The Courts will grant provisional relief in support of arbitration when the arbitral tribunal is not yet constituted. In this case, an application for interim measures should be filed before the competent judge who will hold summary proceedings.
In practice, arbitral proceedings are considered confidential as long as no legal proceedings before local courts are filled under the arbitration law of Lebanon.
Lebanese law does not deal specifically with the arbitral tribunal’s power to protect trade secrets and confidential information.
Evidence and Hearings
Lebanese law does not provide any express rules as to how the hearings are conducted.
Lebanon is a civil law country, with procedural rules that are similar to those in France. In international arbitration, the techniques of direct examination and cross-examination are commonly used. However, in domestic arbitration, the arbitral tribunal will apply the procedural rules applicable to the testimony of witnesses before local courts unless agreed otherwise by the parties and only when such provisions are not in conflict with the specific provisions set out in the Lebanese arbitration law. Articles 259, 260, 262, 263, 264 and 265 provide a number of restrictions on who can or cannot appear as a witness.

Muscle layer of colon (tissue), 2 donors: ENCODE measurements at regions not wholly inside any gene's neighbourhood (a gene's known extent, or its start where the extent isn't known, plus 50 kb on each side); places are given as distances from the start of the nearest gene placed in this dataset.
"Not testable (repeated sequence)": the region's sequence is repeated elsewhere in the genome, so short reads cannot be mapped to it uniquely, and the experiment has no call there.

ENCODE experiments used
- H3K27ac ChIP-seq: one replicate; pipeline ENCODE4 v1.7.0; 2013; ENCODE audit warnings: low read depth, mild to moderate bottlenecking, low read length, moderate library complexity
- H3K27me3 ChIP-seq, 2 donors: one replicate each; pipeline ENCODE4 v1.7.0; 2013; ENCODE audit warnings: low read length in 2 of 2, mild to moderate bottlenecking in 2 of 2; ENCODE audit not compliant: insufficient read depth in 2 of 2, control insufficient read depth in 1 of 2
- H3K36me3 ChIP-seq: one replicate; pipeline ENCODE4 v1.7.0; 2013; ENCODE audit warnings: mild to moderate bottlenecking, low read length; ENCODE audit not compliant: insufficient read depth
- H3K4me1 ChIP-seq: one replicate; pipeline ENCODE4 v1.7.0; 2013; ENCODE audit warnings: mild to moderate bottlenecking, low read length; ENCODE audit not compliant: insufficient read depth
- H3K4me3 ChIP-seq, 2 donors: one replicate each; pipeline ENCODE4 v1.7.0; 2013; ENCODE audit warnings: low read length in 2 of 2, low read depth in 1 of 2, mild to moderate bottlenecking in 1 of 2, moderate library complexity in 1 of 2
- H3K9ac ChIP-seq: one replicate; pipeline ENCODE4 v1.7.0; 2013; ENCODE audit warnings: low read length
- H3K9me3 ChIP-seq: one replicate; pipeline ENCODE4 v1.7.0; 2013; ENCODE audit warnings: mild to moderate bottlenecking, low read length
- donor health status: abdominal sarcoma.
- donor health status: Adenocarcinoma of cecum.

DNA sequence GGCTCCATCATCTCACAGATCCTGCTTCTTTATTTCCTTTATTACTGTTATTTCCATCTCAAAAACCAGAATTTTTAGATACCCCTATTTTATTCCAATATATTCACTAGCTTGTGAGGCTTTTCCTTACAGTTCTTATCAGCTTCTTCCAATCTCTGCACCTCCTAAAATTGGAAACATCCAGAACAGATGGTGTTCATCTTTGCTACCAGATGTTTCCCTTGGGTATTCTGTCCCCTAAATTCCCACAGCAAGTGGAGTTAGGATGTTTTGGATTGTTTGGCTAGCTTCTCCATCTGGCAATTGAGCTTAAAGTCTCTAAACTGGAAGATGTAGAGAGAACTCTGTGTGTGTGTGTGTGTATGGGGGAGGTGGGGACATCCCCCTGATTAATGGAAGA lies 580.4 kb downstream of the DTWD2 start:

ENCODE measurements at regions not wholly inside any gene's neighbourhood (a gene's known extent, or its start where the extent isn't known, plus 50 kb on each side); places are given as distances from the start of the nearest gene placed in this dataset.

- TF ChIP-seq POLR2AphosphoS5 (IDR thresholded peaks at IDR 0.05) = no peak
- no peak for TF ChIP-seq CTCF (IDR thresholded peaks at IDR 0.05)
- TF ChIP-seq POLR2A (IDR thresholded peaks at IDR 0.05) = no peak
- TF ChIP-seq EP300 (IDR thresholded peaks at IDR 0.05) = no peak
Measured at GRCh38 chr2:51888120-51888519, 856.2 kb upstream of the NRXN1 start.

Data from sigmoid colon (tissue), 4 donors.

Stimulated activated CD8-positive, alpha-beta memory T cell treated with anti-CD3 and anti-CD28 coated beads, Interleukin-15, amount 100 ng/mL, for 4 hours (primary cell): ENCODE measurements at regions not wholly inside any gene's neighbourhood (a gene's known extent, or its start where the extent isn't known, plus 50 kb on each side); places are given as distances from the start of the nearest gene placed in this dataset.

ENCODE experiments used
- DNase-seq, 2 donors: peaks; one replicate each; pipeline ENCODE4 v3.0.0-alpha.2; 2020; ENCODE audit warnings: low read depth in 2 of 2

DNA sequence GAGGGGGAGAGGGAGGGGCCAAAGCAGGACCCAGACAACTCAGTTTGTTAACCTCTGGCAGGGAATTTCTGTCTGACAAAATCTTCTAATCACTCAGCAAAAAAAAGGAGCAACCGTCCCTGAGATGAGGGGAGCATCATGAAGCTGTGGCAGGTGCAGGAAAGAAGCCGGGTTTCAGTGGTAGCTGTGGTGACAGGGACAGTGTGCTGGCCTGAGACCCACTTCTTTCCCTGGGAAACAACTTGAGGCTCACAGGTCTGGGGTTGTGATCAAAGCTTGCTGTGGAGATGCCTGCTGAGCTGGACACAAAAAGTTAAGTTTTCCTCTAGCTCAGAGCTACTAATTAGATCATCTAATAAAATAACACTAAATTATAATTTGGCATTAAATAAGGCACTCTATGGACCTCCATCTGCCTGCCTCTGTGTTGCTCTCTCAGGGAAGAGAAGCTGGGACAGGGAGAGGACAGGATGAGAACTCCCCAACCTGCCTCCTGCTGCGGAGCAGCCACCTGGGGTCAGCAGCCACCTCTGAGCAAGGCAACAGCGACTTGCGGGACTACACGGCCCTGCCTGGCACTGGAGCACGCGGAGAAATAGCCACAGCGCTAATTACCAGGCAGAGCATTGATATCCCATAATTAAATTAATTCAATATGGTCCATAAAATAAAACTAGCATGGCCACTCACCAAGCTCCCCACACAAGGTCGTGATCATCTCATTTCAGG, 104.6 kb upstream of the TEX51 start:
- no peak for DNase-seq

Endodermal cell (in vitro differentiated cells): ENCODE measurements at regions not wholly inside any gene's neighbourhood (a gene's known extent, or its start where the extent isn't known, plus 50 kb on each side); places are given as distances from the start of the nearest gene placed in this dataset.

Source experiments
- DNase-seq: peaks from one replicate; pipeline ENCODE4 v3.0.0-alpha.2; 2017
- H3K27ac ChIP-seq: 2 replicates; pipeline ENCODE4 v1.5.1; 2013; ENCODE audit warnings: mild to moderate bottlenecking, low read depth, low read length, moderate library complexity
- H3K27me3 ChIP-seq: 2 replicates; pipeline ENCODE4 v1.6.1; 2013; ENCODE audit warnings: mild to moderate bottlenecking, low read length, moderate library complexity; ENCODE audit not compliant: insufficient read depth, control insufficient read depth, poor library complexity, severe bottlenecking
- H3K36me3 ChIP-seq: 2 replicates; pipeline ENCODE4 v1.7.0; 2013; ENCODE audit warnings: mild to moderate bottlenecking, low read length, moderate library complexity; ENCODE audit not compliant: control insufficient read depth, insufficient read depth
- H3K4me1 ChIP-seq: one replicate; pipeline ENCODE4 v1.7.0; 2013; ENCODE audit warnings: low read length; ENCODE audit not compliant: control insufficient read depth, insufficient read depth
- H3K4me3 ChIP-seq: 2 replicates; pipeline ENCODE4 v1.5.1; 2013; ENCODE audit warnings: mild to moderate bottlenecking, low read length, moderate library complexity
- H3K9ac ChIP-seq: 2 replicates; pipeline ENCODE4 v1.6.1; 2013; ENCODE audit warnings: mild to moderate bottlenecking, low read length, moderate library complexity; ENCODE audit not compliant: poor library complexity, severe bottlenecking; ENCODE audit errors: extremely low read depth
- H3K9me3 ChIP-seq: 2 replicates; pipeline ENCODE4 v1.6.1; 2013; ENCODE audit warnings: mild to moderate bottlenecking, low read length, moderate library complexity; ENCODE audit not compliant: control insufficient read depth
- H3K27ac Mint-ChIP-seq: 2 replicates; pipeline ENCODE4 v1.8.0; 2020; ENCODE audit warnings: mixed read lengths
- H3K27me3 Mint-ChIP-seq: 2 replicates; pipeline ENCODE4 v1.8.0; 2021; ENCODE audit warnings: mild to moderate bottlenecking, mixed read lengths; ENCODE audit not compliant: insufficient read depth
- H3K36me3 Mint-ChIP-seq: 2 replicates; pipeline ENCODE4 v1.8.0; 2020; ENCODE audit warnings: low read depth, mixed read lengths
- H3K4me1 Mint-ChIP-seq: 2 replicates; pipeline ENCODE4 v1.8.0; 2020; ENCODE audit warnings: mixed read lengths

Article 779 CCP makes it clear that arbitrators can hear witnesses without requiring them to give evidence under oath.
Articles 316 and 320 CCP provide that an expert must execute his mission in an honest, trustworthy and impartial manner.
The common practice in domestic arbitrations is for the arbitral tribunal to appoint their own experts.
Arbitration Awards in Lebanon
Article 790 CCP provides that the arbitral award should contain:
1) The name of the arbitrator(s).
2) The date and place of the award.
3) The full names and denominations of the parties and their legal counsel.
4) A summary of the parties’ positions and the evidence provided in support of their respective positions; and
5) The reasons for the award and the dispositive part of the ruling.
Interim or partial awards are enforceable in Lebanon. Article 791 CCP allows dissenting opinions.
It is usually left to the arbitral tribunal’s discretion to decide whether the unsuccessful party will bear the entire costs. All elements of costs can be awarded, unlike before domestic courts where the shifting of costs is more limited.
– Jana Karam (trainee at Aceris Law LLC)